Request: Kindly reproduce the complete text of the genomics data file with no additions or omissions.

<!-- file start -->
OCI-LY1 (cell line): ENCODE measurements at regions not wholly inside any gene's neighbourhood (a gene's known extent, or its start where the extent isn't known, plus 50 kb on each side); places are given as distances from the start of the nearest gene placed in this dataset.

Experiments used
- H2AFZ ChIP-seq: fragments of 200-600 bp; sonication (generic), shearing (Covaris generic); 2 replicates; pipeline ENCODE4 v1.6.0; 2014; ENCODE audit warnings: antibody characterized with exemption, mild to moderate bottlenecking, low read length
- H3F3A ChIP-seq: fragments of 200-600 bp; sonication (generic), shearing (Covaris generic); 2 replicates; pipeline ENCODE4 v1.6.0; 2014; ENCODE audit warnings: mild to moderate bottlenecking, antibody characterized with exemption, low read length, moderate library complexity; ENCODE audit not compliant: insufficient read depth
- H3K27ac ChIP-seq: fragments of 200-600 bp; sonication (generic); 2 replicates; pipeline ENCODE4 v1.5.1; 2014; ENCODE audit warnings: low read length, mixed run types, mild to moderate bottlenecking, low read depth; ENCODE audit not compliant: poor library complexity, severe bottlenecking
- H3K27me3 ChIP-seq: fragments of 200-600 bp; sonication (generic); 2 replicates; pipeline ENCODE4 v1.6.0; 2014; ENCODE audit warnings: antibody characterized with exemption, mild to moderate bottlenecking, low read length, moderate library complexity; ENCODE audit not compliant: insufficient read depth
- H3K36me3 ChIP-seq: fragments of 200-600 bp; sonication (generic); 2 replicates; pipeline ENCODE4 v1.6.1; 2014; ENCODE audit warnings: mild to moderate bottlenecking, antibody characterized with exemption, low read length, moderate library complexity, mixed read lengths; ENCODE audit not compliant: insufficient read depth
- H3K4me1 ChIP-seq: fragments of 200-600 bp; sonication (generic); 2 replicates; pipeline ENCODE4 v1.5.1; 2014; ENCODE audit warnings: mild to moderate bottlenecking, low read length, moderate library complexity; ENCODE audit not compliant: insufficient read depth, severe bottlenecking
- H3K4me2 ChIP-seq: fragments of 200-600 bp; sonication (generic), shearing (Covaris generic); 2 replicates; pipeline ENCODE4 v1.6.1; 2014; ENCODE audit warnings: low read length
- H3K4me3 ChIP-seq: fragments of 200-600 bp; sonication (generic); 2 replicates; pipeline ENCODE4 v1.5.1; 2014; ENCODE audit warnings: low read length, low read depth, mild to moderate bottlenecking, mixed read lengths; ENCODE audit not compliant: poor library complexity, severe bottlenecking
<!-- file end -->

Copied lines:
OCI-LY1 (cell line): ENCODE measurements at regions not wholly inside any gene's neighbourhood (a gene's known extent, or its start where the extent isn't known, plus 50 kb on each side); places are given as distances from the start of the nearest gene placed in this dataset.

Experiments used
- H2AFZ ChIP-seq: fragments of 200-600 bp; sonication (generic), shearing (Covaris generic); 2 replicates; pipeline ENCODE4 v1.6.0; 2014; ENCODE audit warnings: antibody characterized with exemption, mild to moderate bottlenecking, low read length
- H3F3A ChIP-seq: fragments of 200-600 bp; sonication (generic), shearing (Covaris generic); 2 replicates; pipeline ENCODE4 v1.6.0; 2014; ENCODE audit warnings: mild to moderate bottlenecking, antibody characterized with exemption, low read length, moderate library complexity; ENCODE audit not compliant: insufficient read depth
- H3K27ac ChIP-seq: fragments of 200-600 bp; sonication (generic); 2 replicates; pipeline ENCODE4 v1.5.1; 2014; ENCODE audit warnings: low read length, mixed run types, mild to moderate bottlenecking, low read depth; ENCODE audit not compliant: poor library complexity, severe bottlenecking
- H3K27me3 ChIP-seq: fragments of 200-600 bp; sonication (generic); 2 replicates; pipeline ENCODE4 v1.6.0; 2014; ENCODE audit warnings: antibody characterized with exemption, mild to moderate bottlenecking, low read length, moderate library complexity; ENCODE audit not compliant: insufficient read depth
- H3K36me3 ChIP-seq: fragments of 200-600 bp; sonication (generic); 2 replicates; pipeline ENCODE4 v1.6.1; 2014; ENCODE audit warnings: mild to moderate bottlenecking, antibody characterized with exemption, low read length, moderate library complexity, mixed read lengths; ENCODE audit not compliant: insufficient read depth
- H3K4me1 ChIP-seq: fragments of 200-600 bp; sonication (generic); 2 replicates; pipeline ENCODE4 v1.5.1; 2014; ENCODE audit warnings: mild to moderate bottlenecking, low read length, moderate library complexity; ENCODE audit not compliant: insufficient read depth, severe bottlenecking
- H3K4me2 ChIP-seq: fragments of 200-600 bp; sonication (generic), shearing (Covaris generic); 2 replicates; pipeline ENCODE4 v1.6.1; 2014; ENCODE audit warnings: low read length
- H3K4me3 ChIP-seq: fragments of 200-600 bp; sonication (generic); 2 replicates; pipeline ENCODE4 v1.5.1; 2014; ENCODE audit warnings: low read length, low read depth, mild to moderate bottlenecking, mixed read lengths; ENCODE audit not compliant: poor library complexity, severe bottlenecking